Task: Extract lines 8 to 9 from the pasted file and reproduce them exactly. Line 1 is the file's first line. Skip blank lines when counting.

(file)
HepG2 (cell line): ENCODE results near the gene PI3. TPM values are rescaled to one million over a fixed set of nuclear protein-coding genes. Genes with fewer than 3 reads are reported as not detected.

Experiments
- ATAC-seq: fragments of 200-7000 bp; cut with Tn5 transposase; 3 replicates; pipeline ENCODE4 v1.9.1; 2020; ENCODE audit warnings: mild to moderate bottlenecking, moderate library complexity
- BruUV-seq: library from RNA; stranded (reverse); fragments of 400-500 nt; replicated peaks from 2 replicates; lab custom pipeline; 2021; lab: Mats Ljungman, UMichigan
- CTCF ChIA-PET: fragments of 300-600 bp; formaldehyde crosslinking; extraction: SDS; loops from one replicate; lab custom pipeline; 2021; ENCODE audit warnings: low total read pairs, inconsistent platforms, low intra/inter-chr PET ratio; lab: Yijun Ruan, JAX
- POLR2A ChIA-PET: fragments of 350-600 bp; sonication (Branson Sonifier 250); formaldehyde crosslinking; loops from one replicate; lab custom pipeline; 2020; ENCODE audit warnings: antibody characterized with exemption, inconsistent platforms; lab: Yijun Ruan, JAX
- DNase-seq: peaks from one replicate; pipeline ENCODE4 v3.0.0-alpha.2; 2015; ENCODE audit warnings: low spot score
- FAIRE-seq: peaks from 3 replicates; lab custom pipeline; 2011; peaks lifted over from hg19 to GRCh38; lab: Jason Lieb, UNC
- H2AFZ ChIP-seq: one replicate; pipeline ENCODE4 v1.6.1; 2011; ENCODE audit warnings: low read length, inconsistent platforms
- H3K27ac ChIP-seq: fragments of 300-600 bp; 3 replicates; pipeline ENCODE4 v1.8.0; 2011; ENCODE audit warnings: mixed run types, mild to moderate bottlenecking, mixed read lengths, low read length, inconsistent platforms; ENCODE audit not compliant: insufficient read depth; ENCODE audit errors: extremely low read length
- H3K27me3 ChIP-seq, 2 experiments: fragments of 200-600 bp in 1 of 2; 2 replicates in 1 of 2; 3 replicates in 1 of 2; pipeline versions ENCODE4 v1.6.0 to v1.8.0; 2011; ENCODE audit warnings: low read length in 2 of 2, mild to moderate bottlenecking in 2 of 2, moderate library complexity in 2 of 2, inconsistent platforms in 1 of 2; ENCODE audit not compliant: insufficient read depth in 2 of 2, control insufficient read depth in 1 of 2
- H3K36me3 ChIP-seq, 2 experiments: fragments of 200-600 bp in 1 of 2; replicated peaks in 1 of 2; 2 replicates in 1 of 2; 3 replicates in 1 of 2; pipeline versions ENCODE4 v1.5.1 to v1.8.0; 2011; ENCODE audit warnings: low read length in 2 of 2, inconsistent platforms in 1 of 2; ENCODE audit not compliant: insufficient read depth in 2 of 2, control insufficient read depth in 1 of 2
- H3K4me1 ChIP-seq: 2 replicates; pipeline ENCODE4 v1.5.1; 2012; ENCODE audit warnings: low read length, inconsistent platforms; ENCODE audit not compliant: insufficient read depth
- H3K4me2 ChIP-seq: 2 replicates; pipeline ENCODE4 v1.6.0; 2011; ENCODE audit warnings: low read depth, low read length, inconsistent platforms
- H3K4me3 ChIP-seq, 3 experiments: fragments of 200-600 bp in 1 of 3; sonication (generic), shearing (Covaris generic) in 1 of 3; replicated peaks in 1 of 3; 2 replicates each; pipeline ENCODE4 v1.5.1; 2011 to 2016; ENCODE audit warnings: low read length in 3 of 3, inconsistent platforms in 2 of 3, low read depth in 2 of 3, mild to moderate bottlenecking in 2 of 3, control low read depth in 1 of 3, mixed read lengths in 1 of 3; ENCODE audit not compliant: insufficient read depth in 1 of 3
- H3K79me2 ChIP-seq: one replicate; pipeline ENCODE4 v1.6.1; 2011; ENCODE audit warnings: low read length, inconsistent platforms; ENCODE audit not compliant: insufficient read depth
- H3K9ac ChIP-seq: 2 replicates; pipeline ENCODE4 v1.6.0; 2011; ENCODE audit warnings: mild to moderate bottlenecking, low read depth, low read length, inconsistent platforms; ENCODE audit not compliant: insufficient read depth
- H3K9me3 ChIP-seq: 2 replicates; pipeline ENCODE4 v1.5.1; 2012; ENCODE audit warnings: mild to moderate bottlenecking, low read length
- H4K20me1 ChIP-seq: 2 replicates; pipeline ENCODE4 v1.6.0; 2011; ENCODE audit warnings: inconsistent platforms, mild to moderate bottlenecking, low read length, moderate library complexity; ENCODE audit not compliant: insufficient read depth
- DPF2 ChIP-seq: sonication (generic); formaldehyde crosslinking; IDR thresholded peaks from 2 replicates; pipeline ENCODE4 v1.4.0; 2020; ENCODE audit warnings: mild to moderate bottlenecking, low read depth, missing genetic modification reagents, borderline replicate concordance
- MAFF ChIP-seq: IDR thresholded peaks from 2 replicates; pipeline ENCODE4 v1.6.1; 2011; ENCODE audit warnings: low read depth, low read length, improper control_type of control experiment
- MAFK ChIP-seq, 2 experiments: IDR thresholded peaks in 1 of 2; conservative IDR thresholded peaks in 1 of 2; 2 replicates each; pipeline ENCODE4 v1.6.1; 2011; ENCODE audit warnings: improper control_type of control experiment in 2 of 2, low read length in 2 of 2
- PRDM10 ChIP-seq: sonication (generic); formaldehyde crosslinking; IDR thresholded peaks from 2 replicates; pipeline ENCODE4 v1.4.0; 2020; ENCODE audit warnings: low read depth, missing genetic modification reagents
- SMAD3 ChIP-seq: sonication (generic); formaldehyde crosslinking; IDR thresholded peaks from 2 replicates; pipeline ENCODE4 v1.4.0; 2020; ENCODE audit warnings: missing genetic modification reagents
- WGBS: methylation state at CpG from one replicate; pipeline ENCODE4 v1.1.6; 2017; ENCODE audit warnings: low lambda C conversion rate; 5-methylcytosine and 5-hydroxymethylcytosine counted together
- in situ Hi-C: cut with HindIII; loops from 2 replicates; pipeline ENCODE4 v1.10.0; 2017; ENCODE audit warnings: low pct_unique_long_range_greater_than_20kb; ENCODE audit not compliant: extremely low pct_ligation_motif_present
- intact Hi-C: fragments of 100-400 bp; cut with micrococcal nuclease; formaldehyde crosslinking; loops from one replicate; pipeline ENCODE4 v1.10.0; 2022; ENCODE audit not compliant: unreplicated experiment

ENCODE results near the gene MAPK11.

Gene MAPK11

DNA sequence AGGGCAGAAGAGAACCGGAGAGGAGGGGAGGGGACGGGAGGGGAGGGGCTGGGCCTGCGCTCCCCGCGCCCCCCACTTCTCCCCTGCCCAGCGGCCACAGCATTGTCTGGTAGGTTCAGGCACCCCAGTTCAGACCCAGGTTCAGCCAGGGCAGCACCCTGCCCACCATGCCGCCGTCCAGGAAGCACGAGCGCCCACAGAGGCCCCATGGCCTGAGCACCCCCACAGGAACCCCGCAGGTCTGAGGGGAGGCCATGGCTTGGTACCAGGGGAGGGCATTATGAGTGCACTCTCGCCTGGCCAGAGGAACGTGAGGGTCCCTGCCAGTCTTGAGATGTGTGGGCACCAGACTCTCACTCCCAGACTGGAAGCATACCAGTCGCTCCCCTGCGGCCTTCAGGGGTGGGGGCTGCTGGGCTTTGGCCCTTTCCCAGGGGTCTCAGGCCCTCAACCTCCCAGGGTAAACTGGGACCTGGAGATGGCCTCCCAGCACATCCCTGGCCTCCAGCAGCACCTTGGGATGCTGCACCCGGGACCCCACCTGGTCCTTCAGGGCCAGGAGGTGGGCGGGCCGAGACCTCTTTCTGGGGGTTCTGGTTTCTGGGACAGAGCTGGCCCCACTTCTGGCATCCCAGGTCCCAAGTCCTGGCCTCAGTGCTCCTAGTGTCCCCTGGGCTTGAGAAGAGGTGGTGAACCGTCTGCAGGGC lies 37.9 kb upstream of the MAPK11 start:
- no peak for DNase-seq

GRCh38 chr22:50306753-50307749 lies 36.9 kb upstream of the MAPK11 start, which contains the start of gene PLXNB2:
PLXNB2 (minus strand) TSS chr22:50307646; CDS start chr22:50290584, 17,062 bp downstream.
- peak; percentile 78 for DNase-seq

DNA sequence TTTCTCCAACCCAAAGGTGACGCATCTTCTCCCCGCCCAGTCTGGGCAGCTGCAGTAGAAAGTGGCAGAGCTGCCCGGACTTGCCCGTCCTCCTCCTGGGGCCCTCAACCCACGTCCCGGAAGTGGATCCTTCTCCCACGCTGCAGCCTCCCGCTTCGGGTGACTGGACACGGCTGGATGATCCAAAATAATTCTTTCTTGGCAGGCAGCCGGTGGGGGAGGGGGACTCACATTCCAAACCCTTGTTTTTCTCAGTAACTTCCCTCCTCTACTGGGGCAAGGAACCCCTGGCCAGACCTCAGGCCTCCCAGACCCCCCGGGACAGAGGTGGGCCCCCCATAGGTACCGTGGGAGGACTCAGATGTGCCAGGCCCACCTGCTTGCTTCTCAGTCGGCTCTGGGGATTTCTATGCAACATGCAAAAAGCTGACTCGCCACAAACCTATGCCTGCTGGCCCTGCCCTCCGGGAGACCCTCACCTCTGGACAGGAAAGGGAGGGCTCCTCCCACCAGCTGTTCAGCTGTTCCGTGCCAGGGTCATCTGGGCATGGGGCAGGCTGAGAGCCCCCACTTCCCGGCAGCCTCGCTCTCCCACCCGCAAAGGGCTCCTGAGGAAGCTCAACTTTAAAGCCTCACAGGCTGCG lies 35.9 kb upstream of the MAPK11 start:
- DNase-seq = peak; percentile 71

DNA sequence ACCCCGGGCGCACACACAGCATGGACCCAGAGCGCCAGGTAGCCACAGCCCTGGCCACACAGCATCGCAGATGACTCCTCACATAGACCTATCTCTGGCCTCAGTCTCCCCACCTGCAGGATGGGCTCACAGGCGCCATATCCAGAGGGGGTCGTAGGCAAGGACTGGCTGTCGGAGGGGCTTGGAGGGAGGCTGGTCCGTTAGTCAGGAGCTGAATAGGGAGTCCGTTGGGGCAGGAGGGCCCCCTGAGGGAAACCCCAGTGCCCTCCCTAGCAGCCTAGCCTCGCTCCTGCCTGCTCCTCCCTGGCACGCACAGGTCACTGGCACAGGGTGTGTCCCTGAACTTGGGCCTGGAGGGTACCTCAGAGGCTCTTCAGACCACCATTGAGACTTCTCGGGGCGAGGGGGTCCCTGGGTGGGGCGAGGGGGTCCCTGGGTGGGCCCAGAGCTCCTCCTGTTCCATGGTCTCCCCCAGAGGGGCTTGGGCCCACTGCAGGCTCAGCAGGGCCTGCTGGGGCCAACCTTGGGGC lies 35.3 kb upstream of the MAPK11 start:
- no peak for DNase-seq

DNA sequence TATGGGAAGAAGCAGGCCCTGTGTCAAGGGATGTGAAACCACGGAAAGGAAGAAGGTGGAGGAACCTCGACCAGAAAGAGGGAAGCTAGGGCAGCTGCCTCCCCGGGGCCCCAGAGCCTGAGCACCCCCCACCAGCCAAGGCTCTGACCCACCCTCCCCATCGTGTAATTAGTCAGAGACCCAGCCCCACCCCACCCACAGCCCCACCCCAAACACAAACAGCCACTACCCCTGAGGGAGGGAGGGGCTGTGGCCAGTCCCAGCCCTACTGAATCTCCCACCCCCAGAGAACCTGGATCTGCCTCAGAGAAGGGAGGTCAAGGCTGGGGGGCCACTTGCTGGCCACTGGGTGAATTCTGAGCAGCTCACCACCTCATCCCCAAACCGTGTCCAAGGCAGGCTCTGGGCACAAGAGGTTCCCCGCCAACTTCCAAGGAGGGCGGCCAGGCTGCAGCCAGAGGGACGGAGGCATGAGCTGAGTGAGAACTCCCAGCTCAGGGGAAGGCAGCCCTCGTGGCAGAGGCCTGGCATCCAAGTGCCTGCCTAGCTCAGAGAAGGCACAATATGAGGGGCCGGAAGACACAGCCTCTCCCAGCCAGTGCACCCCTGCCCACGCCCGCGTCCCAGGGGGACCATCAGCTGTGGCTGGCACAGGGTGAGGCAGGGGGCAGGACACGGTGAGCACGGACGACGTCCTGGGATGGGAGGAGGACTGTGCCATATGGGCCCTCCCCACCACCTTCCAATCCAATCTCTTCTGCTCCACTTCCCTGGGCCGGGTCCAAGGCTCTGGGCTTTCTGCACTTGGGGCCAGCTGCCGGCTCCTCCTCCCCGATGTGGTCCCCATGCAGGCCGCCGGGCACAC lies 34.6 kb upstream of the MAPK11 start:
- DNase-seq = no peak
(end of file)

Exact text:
- FAIRE-seq: peaks from 3 replicates; lab custom pipeline; 2011; peaks lifted over from hg19 to GRCh38; lab: Jason Lieb, UNC
- H2AFZ ChIP-seq: one replicate; pipeline ENCODE4 v1.6.1; 2011; ENCODE audit warnings: low read length, inconsistent platforms